Train (2008)

Directed By: Gideon Raff
Written By: Gideon Raff
Starring: Thora Birch
  Gideon Emery
  Kavan Reece
  Derek Magyar

Train is a film of two halves. The first half is interesting, gripping, intense, creepy and brutal. The second half gets lost in its own blood and guts, sloppily executing a lengthy, confusing finale that quickly becomes frustrating. Despite being enjoyable throughout, Train is a significantly damaged vehicle.

Train begins with a man being peeled alive on a table. This grotesque little sequence tells us what to expect – mild confusion and some nasty, explicit gore. Then we’re launched into a wrestling match in Eastern Europe, where an American college team are competing against the locals. After the match, four of the squad go to a local rave / brothel and subsequently miss their train to Odessa. Luckily another train has arrived at the station that is willing to take them. Unluckily for them, once onboard they realise it’s full of weird, spooky travellers and some seriously perverse staff. And then people start going missing…

The initial hour of Train is tremendously creepy, foreboding, and painfully explicit when the Neanderthal-like surgical torture begins. Not for the squeamish, it vividly depicts the gut-ripping violence with cold and calculated calm. Once the action really begins, when the Americans realise that something is dangerously wrong with the people on the train, the pace sadly slips and slips until the film derails entirely. There is so much bafflingly wrong with the latter half and it’s finale that it becomes frustrating and disappointing.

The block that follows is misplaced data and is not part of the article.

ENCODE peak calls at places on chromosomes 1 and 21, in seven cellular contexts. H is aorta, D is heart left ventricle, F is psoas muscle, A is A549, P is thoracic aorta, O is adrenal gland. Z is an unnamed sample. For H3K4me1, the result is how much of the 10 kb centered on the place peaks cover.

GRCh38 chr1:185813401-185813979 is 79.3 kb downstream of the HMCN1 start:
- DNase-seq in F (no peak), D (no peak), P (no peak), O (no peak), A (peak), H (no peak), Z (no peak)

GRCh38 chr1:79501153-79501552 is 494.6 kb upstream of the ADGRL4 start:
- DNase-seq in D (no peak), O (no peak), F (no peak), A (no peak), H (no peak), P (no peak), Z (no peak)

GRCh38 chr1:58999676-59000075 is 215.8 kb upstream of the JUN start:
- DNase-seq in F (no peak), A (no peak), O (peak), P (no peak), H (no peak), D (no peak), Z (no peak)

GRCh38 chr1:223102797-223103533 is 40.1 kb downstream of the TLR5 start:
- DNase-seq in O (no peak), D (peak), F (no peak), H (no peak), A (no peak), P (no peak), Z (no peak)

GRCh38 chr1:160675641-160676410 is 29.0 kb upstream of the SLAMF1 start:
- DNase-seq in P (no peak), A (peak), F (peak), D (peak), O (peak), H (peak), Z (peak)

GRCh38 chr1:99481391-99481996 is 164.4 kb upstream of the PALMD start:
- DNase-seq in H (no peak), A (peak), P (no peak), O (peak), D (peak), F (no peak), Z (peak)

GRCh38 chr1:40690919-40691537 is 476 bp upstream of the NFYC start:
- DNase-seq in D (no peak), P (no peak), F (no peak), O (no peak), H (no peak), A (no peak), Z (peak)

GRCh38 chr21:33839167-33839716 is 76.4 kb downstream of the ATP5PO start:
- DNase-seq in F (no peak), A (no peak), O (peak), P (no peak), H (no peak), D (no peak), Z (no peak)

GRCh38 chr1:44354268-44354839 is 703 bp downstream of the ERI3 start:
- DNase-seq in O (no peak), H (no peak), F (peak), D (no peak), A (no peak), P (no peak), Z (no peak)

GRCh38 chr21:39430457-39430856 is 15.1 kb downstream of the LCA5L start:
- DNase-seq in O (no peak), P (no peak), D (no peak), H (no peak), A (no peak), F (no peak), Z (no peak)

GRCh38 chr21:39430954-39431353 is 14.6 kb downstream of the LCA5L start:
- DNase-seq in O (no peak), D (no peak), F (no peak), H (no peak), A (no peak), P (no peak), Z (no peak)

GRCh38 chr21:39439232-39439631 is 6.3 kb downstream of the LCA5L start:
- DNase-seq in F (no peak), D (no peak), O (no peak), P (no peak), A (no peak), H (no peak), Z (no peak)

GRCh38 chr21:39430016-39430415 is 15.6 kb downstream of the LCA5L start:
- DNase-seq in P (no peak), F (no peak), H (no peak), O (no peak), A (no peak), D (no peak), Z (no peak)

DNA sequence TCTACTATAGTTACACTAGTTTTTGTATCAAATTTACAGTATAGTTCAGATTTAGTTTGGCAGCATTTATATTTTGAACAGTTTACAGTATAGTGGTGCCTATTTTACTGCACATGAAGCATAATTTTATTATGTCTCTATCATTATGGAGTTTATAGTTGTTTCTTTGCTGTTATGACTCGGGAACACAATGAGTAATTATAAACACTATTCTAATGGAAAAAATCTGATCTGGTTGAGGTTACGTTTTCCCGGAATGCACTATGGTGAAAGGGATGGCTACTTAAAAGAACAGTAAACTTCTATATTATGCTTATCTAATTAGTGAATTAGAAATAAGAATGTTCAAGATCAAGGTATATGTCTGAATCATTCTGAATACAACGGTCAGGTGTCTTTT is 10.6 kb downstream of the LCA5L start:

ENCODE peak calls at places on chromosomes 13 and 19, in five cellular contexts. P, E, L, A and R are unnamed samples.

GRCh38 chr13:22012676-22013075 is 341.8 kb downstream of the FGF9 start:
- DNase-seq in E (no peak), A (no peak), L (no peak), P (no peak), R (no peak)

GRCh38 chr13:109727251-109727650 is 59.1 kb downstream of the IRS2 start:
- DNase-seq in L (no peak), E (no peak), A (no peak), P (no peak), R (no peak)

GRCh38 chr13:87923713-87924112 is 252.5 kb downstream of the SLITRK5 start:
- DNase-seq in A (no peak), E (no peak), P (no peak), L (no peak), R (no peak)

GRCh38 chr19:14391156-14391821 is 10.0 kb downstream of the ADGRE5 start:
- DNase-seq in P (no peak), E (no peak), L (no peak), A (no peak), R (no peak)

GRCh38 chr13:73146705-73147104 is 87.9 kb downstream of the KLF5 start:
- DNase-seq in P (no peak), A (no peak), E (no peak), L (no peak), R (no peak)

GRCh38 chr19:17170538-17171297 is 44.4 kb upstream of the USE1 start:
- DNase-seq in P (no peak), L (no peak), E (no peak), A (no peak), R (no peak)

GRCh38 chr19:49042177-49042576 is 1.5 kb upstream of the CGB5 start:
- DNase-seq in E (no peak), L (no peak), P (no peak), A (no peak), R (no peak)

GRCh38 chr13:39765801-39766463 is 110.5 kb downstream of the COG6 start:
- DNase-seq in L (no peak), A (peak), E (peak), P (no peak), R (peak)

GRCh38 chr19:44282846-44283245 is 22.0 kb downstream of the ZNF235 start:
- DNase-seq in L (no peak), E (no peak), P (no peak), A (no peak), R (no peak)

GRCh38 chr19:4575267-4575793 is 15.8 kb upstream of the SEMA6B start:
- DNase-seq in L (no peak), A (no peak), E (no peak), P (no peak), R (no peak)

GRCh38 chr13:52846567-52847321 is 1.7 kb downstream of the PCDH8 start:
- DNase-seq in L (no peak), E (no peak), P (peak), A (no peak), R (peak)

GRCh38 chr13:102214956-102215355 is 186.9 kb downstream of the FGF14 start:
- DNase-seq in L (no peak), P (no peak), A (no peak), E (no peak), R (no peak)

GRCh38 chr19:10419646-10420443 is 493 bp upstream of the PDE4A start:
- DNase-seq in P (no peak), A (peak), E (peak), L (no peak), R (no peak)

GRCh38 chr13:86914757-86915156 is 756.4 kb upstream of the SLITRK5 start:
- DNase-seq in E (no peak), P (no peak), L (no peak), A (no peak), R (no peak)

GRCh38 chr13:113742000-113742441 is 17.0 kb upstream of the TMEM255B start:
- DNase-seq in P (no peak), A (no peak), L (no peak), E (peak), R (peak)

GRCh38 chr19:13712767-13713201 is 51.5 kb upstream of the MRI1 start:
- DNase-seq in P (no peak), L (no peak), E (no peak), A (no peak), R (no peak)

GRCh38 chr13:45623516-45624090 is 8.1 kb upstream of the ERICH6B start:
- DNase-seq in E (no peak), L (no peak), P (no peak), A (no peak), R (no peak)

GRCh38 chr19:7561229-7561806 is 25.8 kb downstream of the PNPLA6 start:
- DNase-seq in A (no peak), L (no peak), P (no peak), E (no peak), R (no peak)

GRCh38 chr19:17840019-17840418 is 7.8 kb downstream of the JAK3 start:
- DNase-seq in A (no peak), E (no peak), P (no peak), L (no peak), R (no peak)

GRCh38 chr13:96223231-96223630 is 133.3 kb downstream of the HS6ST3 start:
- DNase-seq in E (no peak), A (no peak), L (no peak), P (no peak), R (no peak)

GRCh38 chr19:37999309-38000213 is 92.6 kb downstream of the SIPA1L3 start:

Since American Beauty, Thora Birch has had a variety of roles, from the excellent (Ghost World) to the sincerely God-awful (Dungeons & Dragons), but in Train she barely even has a character, just saying lines like they’re meaningless and bumbling around blindly, without grit, determination or any discernable personality.

Birch’s Alex does, however, win the “Most Useless B*tch of the Decade” award with her ability to literally do nothing right and let everyone die while she runs away and hides. A lot. It’s a frustrating watch, and mildly angering, until she finally decides to pull her finger out of her selfish anus and do something about the murdering European scumbags, albeit far too late and with absolutely no enthusiasm. In truth, all the characters in Train are particularly weak and act like complete buffoons, discarding weapons and splitting up for no good reason.

What began as a remake of Terror Train and then woefully changed track, Gideon Raff’s Train got seriously lost somewhere in its logic-free plagiarizing of Hostel and Paradise Lost. There are too many questions raised that are never answered, and the reason for the murder train’s existence is as equally ridiculous as it is unoriginal, feeling convoluted at best. For a train so well lit, modern and clean (it has a casino and a restaurant!), the “surgery” section is an oddly squalid, dingy shit-hole and one of the many creative decisions that are incongruous and completely bereft of logic.

The final act is also so witlessly bizarre it jolts horribly with what preceded it, sadly just confusing rather than intriguing. It is slow, paceless and seemingly directionless. It makes little to no sense.

Train is enjoyably sick. For gore-hounds that are oblivious to originality or plot or character, this is a bit of a treat. For those who want more from their horror, they will be very disappointed. Train is mostly humourless throughout, entirely baffling when the plot is properly considered, and gratingly dialogue-less for the final half an hour. Even at 91 minutes it feels overly long.

Serious, gruesome, creepy and confusing, Train does a decent job of setting itself up, but a terrible job of delivering. It is a reasonably enjoyable, gory, meandering horror film which will certainly entertain but never fully satisfy.

Rating: ★★★★★☆☆☆☆☆

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